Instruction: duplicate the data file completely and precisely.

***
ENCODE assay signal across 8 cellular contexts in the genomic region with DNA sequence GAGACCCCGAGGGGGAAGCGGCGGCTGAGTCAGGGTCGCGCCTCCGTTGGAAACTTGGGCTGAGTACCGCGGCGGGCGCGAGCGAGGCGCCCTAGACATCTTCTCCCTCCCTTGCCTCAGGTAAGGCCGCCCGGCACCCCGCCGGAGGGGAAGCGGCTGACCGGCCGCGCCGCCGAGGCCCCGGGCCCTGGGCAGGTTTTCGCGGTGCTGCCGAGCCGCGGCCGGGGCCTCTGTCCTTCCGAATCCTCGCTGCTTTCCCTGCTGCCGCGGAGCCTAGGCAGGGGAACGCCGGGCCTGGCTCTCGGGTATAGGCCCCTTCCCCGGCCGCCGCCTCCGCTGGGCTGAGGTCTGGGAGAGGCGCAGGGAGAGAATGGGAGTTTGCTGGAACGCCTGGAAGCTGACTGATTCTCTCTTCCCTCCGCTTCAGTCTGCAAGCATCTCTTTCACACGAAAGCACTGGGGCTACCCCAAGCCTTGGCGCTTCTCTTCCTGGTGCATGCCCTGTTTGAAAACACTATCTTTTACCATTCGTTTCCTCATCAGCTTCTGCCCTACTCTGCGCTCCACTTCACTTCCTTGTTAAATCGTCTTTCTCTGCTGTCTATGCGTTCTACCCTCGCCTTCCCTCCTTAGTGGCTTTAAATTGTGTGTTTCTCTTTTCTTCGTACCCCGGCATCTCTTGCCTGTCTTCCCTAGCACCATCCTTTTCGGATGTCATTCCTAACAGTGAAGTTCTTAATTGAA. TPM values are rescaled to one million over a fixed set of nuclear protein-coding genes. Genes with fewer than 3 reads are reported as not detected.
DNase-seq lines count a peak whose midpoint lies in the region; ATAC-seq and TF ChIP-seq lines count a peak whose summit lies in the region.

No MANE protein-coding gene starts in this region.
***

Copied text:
ENCODE assay signal across 8 cellular contexts in the genomic region with DNA sequence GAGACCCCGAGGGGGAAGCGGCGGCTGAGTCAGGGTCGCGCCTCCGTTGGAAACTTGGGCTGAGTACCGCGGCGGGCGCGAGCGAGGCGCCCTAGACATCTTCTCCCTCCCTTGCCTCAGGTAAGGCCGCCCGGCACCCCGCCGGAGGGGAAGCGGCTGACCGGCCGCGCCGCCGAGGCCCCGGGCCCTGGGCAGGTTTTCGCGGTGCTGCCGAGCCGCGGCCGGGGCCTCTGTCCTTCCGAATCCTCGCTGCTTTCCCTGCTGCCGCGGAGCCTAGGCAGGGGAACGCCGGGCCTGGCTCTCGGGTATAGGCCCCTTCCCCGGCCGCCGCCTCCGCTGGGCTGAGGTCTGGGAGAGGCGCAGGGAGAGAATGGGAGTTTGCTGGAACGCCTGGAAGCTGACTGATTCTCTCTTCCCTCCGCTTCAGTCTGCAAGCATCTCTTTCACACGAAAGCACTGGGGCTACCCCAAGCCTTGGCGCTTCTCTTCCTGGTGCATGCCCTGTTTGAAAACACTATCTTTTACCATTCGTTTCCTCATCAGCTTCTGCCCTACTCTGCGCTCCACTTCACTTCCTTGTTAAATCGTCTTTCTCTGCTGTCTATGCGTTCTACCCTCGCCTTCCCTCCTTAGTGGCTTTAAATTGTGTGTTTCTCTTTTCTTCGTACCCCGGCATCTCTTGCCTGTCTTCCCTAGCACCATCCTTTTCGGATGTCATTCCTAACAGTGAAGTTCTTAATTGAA. TPM values are rescaled to one million over a fixed set of nuclear protein-coding genes. Genes with fewer than 3 reads are reported as not detected.
DNase-seq lines count a peak whose midpoint lies in the region; ATAC-seq and TF ChIP-seq lines count a peak whose summit lies in the region.

No MANE protein-coding gene starts in this region.